It seems that the progression and severity of the disease is based on several host factors which include a genetic component. The final clinical outcome and severity of the disease is, in part, determined by how well the host immune system can respond to the infection. Previous studies reported that both innate or adaptive immunity play important roles in both defense against VL and the eradication of the parasite (8). Neutrophils which are important innate immunity cells play critical roles combating leishmaniasis via phagocytosis of the parasite, degranulation, and generation of reactive oxygen species (ROS).

The mechanism of internalization of the parasite functions in an antibody/Fc-gamma receptor dependent manner with FcγRIIIB contributes a major role in the process (9). Therefore, the efficacy between FcγRIIIB and its corresponding antibodies (IgG) leads to appropriate immune responses against VL. Previous studies have showed that the FcγRIIIB gene (NM-00570.4) contains a polymorphism including FcγRIIIB*1 and FcγRIIIB*2 alleles, which code for human neutrophil antigen (HNA)-1a (or NA1) and HNA-1b (or NA2) (10). Interestingly, studies demonstrated that FcγRIIIBNA1/NA1 is associated with phagocytosis of IgG1 and IgG3-coated particles more powerful than the FcγRIIIB-NA2/NA2 genotype (11).

2. Objectives

Based on the fact that, the quality and quantity of immune responses determine the outcome of leishmaniasis, the main aim of this study was to evaluate the FcγRIIIB-NA1/2 polymorphism in seropositive VL patients with and without clinical presentation in comparison with healthy controls.

3. Patients and Methods

3.1. Subjects

This cross-sectional study was performed on 3 groups; 54 patients with clinical presentation of VL who were seropositive for the Leishmania (group 1), 104 seropositive patients without clinical presentation (group 2) and finally, 144 healthy controls whose age, sex, nationality and race were matched (group 3). The patients were selected from East Azarbaijan (a city located in northwest of Iran) where the Leishmania infantum is endemic (12-14), while, other species were not reported. Visceral leishmaniasis was diagnosed by an expert specialist according to medical history, laboratory findings, and clinical presentations. The study protocol was approved by local Ethical Committee of the Ardabil University of Medical Sciences. An informed consent form was filled out and signed by participants prior to entrance in the study.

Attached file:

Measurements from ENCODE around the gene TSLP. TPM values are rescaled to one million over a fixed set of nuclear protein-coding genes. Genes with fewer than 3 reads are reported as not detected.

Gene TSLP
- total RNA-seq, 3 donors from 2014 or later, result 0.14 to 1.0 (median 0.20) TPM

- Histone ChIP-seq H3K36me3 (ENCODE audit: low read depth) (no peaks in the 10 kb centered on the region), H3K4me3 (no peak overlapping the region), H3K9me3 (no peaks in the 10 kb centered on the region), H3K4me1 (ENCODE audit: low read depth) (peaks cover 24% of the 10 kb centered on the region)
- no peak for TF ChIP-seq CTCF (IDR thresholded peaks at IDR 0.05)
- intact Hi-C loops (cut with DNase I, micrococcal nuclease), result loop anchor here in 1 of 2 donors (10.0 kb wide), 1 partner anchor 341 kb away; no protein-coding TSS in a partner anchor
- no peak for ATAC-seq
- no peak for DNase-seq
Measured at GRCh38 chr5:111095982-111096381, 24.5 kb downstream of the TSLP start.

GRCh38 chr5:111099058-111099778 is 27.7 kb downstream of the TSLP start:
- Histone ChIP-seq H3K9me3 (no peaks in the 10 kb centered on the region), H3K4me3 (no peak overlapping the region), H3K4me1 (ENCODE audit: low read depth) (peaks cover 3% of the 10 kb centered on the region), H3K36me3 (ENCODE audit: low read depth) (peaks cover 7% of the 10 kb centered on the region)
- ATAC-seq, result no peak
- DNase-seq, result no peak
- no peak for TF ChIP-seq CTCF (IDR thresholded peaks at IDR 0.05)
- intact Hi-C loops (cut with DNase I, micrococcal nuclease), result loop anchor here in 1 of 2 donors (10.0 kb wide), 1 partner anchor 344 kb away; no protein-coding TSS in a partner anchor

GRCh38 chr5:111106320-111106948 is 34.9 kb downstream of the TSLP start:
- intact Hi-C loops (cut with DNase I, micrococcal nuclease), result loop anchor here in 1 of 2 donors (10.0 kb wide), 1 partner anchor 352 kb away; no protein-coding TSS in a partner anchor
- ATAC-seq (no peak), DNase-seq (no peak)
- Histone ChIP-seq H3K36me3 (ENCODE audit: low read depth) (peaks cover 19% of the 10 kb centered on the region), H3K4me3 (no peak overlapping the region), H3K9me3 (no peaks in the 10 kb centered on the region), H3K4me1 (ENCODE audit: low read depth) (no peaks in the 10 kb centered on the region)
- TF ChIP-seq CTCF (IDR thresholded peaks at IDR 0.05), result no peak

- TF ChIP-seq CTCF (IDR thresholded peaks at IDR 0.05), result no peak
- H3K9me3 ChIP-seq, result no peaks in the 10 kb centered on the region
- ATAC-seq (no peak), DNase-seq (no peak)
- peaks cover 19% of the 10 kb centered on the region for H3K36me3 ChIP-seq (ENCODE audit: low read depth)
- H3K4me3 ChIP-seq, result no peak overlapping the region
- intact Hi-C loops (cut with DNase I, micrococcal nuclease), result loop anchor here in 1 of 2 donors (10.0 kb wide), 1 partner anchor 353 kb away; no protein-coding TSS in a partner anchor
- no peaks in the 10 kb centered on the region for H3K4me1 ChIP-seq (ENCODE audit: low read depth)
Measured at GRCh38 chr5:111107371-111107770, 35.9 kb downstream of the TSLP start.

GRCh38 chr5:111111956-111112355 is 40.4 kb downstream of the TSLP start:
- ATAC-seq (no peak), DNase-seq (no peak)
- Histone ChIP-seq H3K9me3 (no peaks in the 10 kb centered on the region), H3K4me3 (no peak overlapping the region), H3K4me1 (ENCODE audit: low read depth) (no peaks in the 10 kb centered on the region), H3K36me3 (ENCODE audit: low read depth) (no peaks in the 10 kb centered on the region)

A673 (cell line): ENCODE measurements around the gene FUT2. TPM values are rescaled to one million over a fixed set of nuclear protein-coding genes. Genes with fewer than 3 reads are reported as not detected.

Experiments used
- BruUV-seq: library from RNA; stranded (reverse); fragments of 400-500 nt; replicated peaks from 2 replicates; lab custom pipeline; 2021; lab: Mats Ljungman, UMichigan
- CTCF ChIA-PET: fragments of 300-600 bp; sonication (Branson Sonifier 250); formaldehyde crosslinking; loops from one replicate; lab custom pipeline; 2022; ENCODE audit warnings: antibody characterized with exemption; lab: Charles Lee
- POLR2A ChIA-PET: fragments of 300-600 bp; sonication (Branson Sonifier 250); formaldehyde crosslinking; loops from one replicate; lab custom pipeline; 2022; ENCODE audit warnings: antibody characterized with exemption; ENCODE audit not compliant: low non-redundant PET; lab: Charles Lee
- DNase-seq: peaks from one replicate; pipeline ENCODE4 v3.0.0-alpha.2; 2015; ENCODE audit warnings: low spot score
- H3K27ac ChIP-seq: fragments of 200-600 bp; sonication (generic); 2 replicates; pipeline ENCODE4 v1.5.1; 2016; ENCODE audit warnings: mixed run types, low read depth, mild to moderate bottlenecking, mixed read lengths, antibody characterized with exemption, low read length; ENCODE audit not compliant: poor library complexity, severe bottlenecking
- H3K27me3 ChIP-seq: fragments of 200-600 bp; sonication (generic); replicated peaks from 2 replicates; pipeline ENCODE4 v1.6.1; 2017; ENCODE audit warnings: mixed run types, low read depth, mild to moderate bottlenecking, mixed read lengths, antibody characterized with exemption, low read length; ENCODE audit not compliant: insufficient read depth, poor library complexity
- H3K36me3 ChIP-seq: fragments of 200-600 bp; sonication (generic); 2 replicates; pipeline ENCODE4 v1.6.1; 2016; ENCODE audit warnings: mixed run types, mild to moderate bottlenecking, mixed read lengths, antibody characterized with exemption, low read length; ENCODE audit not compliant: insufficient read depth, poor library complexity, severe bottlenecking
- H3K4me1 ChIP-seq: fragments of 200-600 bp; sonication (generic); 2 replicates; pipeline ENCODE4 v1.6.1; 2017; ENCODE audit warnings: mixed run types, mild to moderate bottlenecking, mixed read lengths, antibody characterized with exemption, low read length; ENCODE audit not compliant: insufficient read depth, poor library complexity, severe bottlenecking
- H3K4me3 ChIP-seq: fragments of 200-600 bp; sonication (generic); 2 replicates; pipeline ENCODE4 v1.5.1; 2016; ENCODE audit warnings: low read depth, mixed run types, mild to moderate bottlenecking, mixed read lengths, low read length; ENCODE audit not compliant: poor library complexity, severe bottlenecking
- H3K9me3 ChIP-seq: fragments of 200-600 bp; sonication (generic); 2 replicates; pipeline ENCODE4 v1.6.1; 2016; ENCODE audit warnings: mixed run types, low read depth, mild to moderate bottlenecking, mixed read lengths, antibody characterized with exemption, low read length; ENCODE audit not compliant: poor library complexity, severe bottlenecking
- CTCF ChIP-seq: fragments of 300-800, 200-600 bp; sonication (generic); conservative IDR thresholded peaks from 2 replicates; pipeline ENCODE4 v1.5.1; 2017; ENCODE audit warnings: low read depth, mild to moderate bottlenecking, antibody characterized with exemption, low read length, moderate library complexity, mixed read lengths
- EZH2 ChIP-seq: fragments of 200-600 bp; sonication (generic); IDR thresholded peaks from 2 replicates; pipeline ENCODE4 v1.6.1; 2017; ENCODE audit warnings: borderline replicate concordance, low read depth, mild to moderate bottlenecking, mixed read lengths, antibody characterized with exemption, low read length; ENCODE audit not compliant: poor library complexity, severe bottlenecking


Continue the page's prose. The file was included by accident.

3.2. DNA Extraction

Peripheral blood was obtained from the participants in EDTA pre-treated tubes and genomic DNA was purified using a commercial kit (Bioneer, Korea) according to the manufacturer’s guidelines. The purified DNA was aliquoted and stored at -20˚C for use in PCR-SSP analysis.

3.3. Polymorphism Detection

The FcγRIIIB gene polymorphism (within exon 3) was evaluated using PCR-SSP method. PCR was performed in a final volume of 20 μL containing 2 μL of Taq DNA polymerase buffer (10X), 0.3 μL of Taq DNA polymerase (five units), 1 μL of each dNTP [(dATP, dCTP, dGTP, dTTP) at a concentration of 10 mM, 2 μL of each primer (25 ng/μL), 2 μL of MgCl2 (stock concentration 1.5 mM), 1 μL of prepared DNA and sterile double distilled DNase free water.

The sequences of the forward and reverse primers for amplification of the NA1 allele were 5'-CAGTGGTTTCACAATGTGAA-3' and 5'-CATGGACTTCTAGCTGCACCG-3' and for the NA2 allele were 5'-CTCAATGGTACAGCGTGCTT-3' and 5'-CTGTACTCTCCACTGTCGTT-3'. The PCR product sizes of NA1 and NA2 genes were 142 and 169 bp, respectively. The amplification was performed using the following procedure: 95˚C for 5 minutes (denaturation) followed by 35 cycles of 30 seconds at 95˚C, 53˚C for 30 seconds and 72˚C for 40 seconds using a thermal cycler (Bioneer, South Korea). Electrophoresis was performed on a 2.5% pretreated ethidium bromide agarose gel (Cinnaclon-Iran) for the detection of PCR products.

3.4. Immunoflorescence Assay

The titration of the anti-leishmania antibody was performed using a commercial kit (Qiagen, USA) according to the manufacturer’s guidelines.